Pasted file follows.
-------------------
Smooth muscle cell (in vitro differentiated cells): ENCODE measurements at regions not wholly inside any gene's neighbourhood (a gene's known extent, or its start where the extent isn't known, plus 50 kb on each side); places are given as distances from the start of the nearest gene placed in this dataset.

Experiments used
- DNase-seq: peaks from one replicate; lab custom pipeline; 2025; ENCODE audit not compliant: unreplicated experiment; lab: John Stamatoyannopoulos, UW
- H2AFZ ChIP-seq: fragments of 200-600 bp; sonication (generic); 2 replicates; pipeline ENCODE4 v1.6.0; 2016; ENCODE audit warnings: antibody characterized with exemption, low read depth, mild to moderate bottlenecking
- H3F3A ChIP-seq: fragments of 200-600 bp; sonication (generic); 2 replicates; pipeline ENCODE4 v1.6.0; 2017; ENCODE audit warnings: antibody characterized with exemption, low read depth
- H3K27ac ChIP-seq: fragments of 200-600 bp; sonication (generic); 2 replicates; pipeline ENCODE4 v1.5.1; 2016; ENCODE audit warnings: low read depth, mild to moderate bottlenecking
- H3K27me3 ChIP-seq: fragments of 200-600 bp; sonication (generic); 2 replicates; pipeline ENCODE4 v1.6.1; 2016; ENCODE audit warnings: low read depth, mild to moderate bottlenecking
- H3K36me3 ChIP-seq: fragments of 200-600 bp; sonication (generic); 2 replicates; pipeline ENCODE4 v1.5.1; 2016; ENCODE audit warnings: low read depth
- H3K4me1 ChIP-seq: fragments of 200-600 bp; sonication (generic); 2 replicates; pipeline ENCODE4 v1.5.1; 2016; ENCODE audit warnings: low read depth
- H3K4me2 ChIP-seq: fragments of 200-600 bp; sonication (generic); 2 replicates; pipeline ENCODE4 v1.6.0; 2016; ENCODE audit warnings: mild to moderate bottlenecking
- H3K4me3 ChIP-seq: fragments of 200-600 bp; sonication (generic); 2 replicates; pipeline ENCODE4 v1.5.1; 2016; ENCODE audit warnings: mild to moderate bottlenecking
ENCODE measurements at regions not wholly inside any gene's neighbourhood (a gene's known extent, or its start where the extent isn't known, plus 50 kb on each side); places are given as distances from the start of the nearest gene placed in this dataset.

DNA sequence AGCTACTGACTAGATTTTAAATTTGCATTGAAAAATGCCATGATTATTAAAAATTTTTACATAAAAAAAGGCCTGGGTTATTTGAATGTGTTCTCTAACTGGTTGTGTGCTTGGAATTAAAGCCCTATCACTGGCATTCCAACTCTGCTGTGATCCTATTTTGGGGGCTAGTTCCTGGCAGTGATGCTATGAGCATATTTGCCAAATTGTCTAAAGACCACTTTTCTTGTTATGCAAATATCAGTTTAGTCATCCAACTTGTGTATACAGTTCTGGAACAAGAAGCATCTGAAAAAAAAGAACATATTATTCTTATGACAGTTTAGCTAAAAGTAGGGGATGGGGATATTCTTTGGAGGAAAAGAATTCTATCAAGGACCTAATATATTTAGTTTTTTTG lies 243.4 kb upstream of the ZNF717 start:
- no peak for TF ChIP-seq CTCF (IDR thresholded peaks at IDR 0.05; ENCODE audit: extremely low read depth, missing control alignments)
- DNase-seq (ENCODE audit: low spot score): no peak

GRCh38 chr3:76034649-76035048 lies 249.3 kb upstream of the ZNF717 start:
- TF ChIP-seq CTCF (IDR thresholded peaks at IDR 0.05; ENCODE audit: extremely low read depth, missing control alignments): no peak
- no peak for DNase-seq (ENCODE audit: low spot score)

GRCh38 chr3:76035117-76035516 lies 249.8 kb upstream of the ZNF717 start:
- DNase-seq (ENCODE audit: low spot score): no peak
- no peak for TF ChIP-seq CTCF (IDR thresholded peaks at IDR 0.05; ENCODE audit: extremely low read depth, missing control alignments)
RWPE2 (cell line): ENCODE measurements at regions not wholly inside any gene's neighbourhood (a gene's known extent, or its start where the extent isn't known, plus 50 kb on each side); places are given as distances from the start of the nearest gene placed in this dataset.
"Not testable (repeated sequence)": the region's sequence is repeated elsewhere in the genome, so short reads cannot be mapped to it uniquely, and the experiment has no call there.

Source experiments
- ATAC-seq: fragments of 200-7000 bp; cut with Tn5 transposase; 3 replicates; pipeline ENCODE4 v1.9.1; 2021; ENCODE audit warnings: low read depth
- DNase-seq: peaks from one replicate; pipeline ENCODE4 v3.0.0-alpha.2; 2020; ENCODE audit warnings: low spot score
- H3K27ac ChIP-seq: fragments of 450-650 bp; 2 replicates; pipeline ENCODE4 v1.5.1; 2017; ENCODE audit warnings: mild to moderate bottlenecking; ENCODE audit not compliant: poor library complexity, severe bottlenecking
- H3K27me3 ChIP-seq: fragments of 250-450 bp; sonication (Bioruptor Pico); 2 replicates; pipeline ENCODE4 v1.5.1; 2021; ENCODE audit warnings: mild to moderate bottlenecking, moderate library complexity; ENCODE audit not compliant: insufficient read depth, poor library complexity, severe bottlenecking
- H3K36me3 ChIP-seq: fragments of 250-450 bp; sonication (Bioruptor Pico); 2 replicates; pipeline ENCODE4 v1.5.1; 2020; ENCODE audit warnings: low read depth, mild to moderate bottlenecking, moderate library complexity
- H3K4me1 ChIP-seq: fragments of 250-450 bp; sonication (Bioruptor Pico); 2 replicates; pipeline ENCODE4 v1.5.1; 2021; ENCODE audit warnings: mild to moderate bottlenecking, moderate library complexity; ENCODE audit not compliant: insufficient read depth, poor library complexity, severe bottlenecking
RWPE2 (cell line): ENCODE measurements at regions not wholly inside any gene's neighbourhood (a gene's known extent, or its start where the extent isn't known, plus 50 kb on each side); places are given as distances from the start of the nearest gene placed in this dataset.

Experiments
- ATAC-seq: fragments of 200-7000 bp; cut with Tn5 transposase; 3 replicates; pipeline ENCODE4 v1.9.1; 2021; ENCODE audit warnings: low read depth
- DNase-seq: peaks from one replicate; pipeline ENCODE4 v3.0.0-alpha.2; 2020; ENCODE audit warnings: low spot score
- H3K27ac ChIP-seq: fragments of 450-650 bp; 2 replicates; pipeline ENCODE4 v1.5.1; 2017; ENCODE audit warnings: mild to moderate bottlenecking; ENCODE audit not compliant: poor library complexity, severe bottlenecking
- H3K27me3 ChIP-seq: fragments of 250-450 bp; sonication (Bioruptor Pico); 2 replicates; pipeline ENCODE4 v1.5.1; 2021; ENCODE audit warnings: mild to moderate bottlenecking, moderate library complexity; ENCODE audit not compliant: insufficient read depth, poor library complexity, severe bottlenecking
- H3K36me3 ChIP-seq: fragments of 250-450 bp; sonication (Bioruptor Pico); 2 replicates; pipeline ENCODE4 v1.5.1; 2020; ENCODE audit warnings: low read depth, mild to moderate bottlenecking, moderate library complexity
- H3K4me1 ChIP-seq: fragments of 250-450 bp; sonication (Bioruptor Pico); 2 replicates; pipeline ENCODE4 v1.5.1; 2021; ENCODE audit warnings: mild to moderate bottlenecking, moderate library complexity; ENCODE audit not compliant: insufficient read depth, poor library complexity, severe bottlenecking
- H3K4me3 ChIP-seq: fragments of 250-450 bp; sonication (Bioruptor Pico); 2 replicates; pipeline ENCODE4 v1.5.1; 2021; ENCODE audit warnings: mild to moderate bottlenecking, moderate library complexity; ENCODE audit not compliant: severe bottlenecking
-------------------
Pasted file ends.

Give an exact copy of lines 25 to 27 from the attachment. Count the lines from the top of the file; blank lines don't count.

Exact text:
- ATAC-seq: fragments of 200-7000 bp; cut with Tn5 transposase; 3 replicates; pipeline ENCODE4 v1.9.1; 2021; ENCODE audit warnings: low read depth
- DNase-seq: peaks from one replicate; pipeline ENCODE4 v3.0.0-alpha.2; 2020; ENCODE audit warnings: low spot score
- H3K27ac ChIP-seq: fragments of 450-650 bp; 2 replicates; pipeline ENCODE4 v1.5.1; 2017; ENCODE audit warnings: mild to moderate bottlenecking; ENCODE audit not compliant: poor library complexity, severe bottlenecking